3 Literacy Integrated STEM Activities Your Students Will Love - momgineer

3 Literacy Integrated STEM Activities Your Students Will Love

3 STEM Activities to Try When Reading Holes

A family curse. Incompetent adults. Troubled and falsely accused kids thrown together in a manual labor camp. Holes by Louis Sachar is a great story for middle grades kids, and it works so incredibly well as a read aloud. Your kids will laugh, become invested in the fate of the characters, and come up with wild theories about what will happen next as you read the story.

One way to feel like you are "in" a story is to work on a hands-on project. Dioramas are a classic example, and you can absolutely make a physical or digital map of Camp Green Lake as a fun whole class project. Why not take it one step further and incorporate STEM concepts as well for your next Holes novel study or book club?

1. Design and Create a Hammock

The hammock is just a background piece of the story, a part of the setting. It's a constant reminder to the kids, though, that they are not at Camp Green Lake for rest and relaxation.

Gather your materials:
  • cardboard tubes, chairs, boxes, or a wire hanger as the end supports
  • string, yarn
  • fabric scraps, nylon tablecloth
  • small figurine (Imagine it's the Warden. Of course the kids can't hang out in the hammock!)
Design and create the stands (to represent the oak trees) and the hammock. Come up with an idea and a plan for the design. Create it and then test it out. Does it stand or fall down? Does it support the weight of the character without deflecting so much that the hammock doesn't touch the ground? Your students can even make it entirely out of string!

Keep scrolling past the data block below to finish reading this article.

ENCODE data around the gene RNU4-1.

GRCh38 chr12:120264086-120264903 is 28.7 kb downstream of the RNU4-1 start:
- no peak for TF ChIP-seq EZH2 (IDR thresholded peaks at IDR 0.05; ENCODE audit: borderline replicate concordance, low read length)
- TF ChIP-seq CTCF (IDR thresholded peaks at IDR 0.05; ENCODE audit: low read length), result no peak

2. Design and Create a Digging Tool

It wouldn't be Holes STEM without this challenge. This is actually a really tough challenge! I require that my kids use at least two different materials. The hole must also be a specific size (diameter + depth - try about 5 inches in diameter and 2 inches deep).

Gather your materials:
  • sandbox, loose dirt, bin of play sand, kinetic sand, etc.
  • duct tape
  • craft sticks, straws, cardboard tubes, small plastic cups, etc.
Get ready to dig! Imagine digging a huge 5 foot hole. How do these kids even get out? I don't know that I'd be able to get out of a 5 foot hole! You can have your students design a way to simply get out (maybe a rope ladder that another camper holds for them, or a ramp? If you want to revisit simple machines, this is a great time to do it!).

3. Design and Create Palindrome Art

I often get asked about STEAM challenges. This is a fun STEM challenge with a lot of open ended options! You can choose to make it a pencil-and-paper challenge or a digital challenge.

I love palindromes. Something about them has just always appealed to me. Since Stanley Yelnats is a palindrome, why not make some palindrome art? Search for palindrome phrases online and then either illustrate the palindome or create word art with it!

Palindromes that might be fun to illustrate:
Oozy rat in a sanitary zoo.
Madam, I'm Adam.

Palindromes that might be fun to turn into word art:
Lonely Tylenol 
Yo, banana boy!

*PLEASE READ - there are some lists of palindromes out there that may not be suitable for your kids to read and/or illustrate. One fairly benign example is:

As I pee, sir, I see Pisa. 

While not terrible, the possible illustrations that could accommodate this palindrome may not be appropriate! Fair warning.

More Holes STEM Challenges

In addition to the 3 challenges above, I have created a full resource to support the 3 challenges mentioned (with engineering terminology, recording sheets, etc.), additional challenges, and an inventor's workshop activity after finishing the book. I'd love for you to check it out!


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3 Easy STEM and STEAM Activities When Reading Holes | Meredith Anderson - Momgineer

momgineer Meredith Anderson

STEM education is my passion!

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